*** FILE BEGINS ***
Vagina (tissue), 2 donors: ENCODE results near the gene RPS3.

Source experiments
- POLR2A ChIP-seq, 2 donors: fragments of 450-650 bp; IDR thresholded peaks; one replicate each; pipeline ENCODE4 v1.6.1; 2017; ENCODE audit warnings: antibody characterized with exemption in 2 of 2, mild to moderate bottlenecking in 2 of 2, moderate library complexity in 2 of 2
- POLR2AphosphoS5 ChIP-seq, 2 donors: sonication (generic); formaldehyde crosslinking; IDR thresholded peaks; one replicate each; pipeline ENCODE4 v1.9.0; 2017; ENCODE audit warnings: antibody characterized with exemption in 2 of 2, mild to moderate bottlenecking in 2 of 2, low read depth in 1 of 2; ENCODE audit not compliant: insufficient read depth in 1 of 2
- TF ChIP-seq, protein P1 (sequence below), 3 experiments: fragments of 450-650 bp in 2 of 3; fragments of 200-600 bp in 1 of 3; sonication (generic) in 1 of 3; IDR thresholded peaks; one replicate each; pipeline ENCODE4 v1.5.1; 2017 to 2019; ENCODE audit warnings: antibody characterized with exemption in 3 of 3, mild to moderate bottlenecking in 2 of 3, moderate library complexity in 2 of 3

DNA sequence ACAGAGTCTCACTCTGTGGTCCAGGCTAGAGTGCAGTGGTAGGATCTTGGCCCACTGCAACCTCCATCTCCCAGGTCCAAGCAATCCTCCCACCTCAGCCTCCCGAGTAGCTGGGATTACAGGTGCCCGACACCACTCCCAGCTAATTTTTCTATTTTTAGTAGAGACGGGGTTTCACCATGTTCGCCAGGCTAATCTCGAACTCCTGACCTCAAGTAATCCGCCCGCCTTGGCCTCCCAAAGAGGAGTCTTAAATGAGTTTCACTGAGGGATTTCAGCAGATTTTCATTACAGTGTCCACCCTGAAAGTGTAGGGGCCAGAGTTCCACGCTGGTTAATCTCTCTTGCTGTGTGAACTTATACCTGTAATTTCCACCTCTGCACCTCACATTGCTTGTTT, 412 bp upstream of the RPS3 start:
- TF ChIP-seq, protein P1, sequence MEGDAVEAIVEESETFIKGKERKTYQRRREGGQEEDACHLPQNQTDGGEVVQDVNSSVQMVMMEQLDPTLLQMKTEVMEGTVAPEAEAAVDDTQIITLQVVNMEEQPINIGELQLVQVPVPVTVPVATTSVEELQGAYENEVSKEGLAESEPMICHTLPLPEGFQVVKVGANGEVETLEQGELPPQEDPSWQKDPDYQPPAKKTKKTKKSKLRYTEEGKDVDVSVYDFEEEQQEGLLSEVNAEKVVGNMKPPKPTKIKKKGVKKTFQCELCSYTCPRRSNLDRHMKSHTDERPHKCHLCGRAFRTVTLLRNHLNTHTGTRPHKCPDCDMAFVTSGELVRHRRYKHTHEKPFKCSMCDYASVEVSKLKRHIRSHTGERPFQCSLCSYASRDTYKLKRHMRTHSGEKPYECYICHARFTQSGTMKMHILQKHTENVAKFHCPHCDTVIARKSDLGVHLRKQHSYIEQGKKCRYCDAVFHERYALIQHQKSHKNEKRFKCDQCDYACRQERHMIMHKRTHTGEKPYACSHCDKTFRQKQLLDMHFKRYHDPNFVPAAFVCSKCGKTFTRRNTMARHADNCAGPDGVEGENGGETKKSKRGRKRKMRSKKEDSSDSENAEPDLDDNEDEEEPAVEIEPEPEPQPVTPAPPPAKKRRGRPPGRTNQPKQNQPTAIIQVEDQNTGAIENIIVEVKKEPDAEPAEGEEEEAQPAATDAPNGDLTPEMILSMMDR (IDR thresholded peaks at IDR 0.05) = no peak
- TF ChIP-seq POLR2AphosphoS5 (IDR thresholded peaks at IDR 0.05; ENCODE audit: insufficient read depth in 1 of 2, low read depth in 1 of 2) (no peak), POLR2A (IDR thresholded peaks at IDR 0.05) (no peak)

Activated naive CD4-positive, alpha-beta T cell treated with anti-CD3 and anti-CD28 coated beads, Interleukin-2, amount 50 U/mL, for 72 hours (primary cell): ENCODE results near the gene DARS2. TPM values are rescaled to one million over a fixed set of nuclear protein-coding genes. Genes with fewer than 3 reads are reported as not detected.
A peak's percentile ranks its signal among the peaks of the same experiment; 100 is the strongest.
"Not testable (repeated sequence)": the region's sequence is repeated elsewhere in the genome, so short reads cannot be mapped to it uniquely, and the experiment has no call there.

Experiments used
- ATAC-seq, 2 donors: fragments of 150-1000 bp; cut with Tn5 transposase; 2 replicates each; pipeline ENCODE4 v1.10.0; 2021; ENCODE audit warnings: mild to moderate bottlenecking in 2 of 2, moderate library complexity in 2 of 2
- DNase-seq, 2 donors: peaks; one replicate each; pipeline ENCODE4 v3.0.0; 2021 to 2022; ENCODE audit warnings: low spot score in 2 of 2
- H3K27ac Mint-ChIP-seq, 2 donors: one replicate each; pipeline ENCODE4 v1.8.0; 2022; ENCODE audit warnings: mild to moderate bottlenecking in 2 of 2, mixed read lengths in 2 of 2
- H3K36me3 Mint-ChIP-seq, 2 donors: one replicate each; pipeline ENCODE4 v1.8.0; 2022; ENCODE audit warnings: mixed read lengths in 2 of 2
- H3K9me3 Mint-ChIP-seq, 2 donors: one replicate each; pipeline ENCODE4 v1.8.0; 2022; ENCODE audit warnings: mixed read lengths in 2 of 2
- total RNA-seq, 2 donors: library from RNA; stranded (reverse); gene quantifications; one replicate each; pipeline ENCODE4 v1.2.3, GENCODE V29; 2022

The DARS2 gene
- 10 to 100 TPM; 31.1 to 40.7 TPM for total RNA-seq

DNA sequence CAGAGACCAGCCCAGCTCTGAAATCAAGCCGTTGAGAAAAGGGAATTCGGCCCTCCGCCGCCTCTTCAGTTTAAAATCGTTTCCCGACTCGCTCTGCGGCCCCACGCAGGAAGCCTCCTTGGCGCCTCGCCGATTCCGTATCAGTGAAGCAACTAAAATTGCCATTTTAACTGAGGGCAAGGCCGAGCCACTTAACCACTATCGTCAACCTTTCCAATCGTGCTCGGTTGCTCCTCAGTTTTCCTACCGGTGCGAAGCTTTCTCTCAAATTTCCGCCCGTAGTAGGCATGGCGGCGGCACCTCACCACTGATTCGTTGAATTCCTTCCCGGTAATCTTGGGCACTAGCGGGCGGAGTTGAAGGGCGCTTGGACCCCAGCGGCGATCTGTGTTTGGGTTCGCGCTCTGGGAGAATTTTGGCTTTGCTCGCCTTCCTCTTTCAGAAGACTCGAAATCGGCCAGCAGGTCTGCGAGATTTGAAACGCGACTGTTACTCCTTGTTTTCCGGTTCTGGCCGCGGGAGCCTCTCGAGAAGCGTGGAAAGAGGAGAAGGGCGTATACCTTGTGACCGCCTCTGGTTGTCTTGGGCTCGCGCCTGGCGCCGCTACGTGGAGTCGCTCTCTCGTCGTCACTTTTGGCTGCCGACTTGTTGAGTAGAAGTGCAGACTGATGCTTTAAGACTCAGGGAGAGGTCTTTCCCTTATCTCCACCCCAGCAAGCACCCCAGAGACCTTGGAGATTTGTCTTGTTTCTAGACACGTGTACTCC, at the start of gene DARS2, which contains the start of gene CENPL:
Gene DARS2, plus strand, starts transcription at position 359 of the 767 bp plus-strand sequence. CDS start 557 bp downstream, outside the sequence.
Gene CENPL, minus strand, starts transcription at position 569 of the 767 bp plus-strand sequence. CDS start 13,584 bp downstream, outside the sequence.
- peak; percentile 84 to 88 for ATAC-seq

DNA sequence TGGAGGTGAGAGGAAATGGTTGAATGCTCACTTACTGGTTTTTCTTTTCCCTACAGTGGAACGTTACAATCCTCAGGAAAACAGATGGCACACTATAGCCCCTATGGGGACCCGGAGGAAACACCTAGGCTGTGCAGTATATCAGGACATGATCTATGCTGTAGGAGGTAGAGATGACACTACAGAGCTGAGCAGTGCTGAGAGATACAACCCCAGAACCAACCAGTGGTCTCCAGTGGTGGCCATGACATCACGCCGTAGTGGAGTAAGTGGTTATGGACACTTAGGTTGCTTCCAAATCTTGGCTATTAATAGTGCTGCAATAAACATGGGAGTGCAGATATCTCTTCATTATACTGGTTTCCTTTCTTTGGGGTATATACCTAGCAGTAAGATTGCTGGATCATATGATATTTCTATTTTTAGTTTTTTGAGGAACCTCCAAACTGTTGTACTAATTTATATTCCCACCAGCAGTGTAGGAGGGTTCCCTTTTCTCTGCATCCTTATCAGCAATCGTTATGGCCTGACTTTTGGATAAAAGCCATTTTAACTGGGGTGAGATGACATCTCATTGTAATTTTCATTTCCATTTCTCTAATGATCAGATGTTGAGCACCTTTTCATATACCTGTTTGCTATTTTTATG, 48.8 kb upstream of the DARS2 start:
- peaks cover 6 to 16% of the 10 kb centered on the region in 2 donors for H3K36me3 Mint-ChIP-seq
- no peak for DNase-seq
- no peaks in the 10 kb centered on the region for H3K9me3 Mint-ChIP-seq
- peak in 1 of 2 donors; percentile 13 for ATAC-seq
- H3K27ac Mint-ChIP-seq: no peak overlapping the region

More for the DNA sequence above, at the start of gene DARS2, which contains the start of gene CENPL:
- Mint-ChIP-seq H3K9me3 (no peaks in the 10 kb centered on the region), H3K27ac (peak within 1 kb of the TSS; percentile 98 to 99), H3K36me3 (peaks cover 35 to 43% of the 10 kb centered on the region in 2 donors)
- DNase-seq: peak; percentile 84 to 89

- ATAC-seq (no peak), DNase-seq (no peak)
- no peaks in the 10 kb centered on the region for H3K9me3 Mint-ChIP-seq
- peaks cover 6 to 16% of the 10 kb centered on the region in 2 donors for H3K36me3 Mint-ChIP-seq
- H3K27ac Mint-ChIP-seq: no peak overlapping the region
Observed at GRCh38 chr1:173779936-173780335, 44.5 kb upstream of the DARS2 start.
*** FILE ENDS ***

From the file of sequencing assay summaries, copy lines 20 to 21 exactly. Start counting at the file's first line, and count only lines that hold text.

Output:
- 10 to 100 TPM; 31.1 to 40.7 TPM for total RNA-seq

DNA sequence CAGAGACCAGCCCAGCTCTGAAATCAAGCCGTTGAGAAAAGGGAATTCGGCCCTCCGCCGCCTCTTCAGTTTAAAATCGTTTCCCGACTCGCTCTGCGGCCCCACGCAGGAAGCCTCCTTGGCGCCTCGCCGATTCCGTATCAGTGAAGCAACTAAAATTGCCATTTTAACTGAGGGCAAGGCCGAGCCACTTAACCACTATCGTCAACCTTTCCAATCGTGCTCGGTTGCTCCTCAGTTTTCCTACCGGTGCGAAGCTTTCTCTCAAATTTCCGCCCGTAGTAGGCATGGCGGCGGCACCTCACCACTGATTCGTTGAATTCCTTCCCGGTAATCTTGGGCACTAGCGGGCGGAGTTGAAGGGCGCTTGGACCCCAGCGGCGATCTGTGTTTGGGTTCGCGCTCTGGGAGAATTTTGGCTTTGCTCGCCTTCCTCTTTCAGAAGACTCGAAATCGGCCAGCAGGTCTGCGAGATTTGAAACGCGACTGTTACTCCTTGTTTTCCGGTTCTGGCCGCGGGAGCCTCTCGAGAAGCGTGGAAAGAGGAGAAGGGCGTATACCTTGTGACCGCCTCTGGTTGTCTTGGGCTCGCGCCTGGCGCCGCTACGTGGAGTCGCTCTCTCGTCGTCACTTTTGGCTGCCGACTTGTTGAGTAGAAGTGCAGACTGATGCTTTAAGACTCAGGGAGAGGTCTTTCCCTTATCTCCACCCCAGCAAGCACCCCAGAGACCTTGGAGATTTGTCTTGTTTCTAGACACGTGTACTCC, at the start of gene DARS2, which contains the start of gene CENPL: